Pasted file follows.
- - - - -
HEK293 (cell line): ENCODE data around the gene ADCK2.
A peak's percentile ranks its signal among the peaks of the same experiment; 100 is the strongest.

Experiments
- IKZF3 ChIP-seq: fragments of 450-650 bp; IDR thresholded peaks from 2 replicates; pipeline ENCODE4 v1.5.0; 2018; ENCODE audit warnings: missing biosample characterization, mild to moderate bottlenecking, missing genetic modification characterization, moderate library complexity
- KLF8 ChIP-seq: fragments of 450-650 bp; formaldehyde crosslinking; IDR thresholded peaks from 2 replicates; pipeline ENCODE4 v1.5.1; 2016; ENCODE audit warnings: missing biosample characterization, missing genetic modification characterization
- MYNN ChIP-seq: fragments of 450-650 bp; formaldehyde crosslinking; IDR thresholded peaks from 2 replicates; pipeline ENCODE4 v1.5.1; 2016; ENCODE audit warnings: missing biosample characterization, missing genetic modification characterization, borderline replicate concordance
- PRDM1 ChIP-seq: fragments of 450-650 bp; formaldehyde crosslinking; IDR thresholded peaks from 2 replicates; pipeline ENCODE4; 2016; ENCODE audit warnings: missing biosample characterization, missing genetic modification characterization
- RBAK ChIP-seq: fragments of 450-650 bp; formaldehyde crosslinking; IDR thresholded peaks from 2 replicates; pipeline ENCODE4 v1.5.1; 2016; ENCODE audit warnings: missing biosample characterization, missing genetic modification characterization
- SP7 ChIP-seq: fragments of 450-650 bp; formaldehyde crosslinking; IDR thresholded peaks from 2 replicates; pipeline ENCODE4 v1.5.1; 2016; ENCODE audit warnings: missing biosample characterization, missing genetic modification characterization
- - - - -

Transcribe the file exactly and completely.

HEK293 (cell line): ENCODE data around the gene ADCK2.
A peak's percentile ranks its signal among the peaks of the same experiment; 100 is the strongest.

Experiments
- IKZF3 ChIP-seq: fragments of 450-650 bp; IDR thresholded peaks from 2 replicates; pipeline ENCODE4 v1.5.0; 2018; ENCODE audit warnings: missing biosample characterization, mild to moderate bottlenecking, missing genetic modification characterization, moderate library complexity
- KLF8 ChIP-seq: fragments of 450-650 bp; formaldehyde crosslinking; IDR thresholded peaks from 2 replicates; pipeline ENCODE4 v1.5.1; 2016; ENCODE audit warnings: missing biosample characterization, missing genetic modification characterization
- MYNN ChIP-seq: fragments of 450-650 bp; formaldehyde crosslinking; IDR thresholded peaks from 2 replicates; pipeline ENCODE4 v1.5.1; 2016; ENCODE audit warnings: missing biosample characterization, missing genetic modification characterization, borderline replicate concordance
- PRDM1 ChIP-seq: fragments of 450-650 bp; formaldehyde crosslinking; IDR thresholded peaks from 2 replicates; pipeline ENCODE4; 2016; ENCODE audit warnings: missing biosample characterization, missing genetic modification characterization
- RBAK ChIP-seq: fragments of 450-650 bp; formaldehyde crosslinking; IDR thresholded peaks from 2 replicates; pipeline ENCODE4 v1.5.1; 2016; ENCODE audit warnings: missing biosample characterization, missing genetic modification characterization
- SP7 ChIP-seq: fragments of 450-650 bp; formaldehyde crosslinking; IDR thresholded peaks from 2 replicates; pipeline ENCODE4 v1.5.1; 2016; ENCODE audit warnings: missing biosample characterization, missing genetic modification characterization